The receiver audio is obtained from the TOP OF VOLUME CONTROL, or TVC test point. This closeup shows just where a piece of small wire (red #30 wire wrap wire in this view) is soldered into the plate- thru hole on the main board next to TVC. The older MCX boards didn't have a TVC silkscreened onto the board, so you have solder your wire here.
The receive audio at this point is constant, and is squelched audio. This wire runs down towards the rear of the radio, to a cut jumper that leads to the 7 position options plug.
This view shows the transmit audio being connected to a series resistor and cap, then soldering to a pad on the main PCB. The actual connection point is pin 2 of the eight pin IC chip (pin 1 is the square pad shown in this picture). The resistor value ranges from 100 ohms to 1K, mainly depending on the amount of drive from the TNC, and the cap is typically a .1uf chip cap. 1/8 watt resistors do work in place of the chip resistor. One note here. The value of the cap will effect the response curve of the transmit audio, the lower in value the cap goes, the more it "favors" the high frequency (2200hz) tone. Your board may be slightly different, check this view to see if it matches. The cap is shown laying flat, and the chip resistor is on its edge, connected to the end of the chip cap.
This view, and the alternate, show the relative position of where the cap and resistor combo are located.
This view shows two jumpers that are cut (JU351 and JU352), and the wires that solder into the holes that go directly to the external pins. The receive audio is present on pin 1, the transmit audio is on pin 2. The pins count in a staggered arrangement from left to right.
Connections to KPC3/KPC3+/KCP9612/KAM are as follows:
MCX options plug-------KPC3 DB9 male 1-----rx audio-------------5 2-----tx audio-------------1 5-----gnd------------------6 6-----ptt------------------3 7-----+12volts-------------7
This view (from left to right) shows the 7 position options connector, the two pin speaker plug, the 5 pin microphone plug and the power plug. Of course, the round "white" plug is the UHF antenna jack.
Programming a Syntor Out of Band
Motorola's R1801 programmer will not program the Syntor radio out of the commercial band. However, there is a way to do it by a little skullduggery that is quite simple. To get the radio to transmit out of band you have to make the VCO use a offset of 10.7 mhz by connecting the PROM pin #15 to the other side of the PTT inverter which is found under the top lid pusher spring.
There is a 4.7k resistor there and the end toward the PROM is the one that you want to use or check and see which end responds to PTT. Just bend pin #15 out and plug the PROM in and jumper pin #15 to the 4.7k resistor.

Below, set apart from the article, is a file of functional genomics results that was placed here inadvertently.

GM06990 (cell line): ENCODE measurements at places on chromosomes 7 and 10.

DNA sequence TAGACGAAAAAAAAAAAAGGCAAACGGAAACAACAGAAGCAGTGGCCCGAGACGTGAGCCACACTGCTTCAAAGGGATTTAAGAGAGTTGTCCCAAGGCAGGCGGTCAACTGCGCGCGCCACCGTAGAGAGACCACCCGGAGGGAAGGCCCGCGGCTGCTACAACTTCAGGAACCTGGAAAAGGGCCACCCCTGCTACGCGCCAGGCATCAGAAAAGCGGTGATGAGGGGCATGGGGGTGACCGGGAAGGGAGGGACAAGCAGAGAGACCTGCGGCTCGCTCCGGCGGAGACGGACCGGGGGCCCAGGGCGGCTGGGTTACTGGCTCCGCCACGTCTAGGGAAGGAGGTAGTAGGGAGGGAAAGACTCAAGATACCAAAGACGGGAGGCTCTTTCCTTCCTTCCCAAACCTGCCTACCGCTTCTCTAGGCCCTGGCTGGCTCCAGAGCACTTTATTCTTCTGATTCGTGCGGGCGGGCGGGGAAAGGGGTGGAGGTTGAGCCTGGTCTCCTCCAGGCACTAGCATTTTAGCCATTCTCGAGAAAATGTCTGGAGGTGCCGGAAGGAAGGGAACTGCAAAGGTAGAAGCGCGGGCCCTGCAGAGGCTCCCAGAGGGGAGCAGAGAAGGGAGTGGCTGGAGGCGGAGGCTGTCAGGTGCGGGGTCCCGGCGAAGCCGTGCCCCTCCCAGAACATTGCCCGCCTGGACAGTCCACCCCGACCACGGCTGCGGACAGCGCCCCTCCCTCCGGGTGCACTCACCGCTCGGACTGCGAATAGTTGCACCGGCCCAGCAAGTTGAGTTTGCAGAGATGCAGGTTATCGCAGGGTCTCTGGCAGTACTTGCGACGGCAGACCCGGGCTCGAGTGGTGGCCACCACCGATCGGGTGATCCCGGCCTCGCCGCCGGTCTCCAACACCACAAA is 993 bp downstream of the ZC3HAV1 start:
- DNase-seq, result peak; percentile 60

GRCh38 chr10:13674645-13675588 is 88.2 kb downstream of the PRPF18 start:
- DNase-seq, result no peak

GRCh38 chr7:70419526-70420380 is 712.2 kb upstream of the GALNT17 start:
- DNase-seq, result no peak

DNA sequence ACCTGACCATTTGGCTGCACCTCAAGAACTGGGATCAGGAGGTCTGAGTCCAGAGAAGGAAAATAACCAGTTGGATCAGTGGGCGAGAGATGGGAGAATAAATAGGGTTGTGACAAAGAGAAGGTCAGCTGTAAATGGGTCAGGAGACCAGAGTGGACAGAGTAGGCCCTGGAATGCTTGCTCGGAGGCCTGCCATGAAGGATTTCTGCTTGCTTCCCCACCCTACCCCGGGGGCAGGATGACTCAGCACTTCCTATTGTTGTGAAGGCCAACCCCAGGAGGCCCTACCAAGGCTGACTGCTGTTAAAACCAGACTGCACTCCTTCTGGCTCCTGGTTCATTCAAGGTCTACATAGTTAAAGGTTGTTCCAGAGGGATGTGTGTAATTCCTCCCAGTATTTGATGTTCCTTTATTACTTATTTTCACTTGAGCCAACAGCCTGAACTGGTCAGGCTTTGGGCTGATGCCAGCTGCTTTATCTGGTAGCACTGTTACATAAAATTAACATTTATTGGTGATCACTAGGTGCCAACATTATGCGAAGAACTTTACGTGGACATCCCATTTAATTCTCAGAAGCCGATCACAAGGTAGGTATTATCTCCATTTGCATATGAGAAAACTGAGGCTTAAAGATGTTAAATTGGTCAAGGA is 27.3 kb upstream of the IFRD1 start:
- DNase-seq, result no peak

In order to make this work, you must program the PROM backwards by making the RX inputs for TX + 10.7 and TX inputs for RX + 10.7. Be careful not to get them reversed. The actual frequency will be 10.7 mhz lower than frequency entered. The receiver will be high side injected.
If you can understand this, it is a simply transposed the VCO from RX to TX as the TX frequency is used for high side injection for the RX and the TX frequency is the injection for RX frequency + 10.7. This may be confusing but think about it and you will see why it works.
This extends the range of the radio down 10.7 mhz by doing this. The other problem would be the PL's. We don't have a way to program the PL PROM and the only other way is to use a ComSpec 32 PL generator or use your imagination. This has been proven to work and you can program 32 channels into the radio.
If you have any question about this modification, email AlexK6LPG@JPS.NET.
Syntor X General Information
To program the Syntor X you also need the R-1801 suitcase programmer.
Decoding your model number may be accomplished by looking here.
For Syntor X users we have a treat for you! Click here for a freeware Syntor X programmer.
NOTE: This programmer is meant for the 2m ham band. It has had the bandsplit opened up to cover 140-190 MHz but not all frequencies may work (Motorola does some goofy calculations here and there). We have not tested it or played with it (we don't have a Syntor), .
Another freeware Syntor X programmer is available from http://msuarc.egr.msu.edu/syntorx/.
Paul, N7OCS, can help you if you need to program the above radios, contact him at firstname.lastname@example.org or visit his web site at http://www.geocities.com/SiliconValley/5857.
Another source of help is Sandy, and you can contact him through his web page.
If you want to do something entirely different with your Syntor, check out this modification for computer control from Piexx.
There is another new method that has been developed to allow frequency agility to the Syntor and Syntor X without having to program the original EPROM. More information can be found by checking out this site http://www.K3JLS.com. It should be cheaper and simpler to use than the Piexx modifications (above), but it also doesn't have all the advanced features.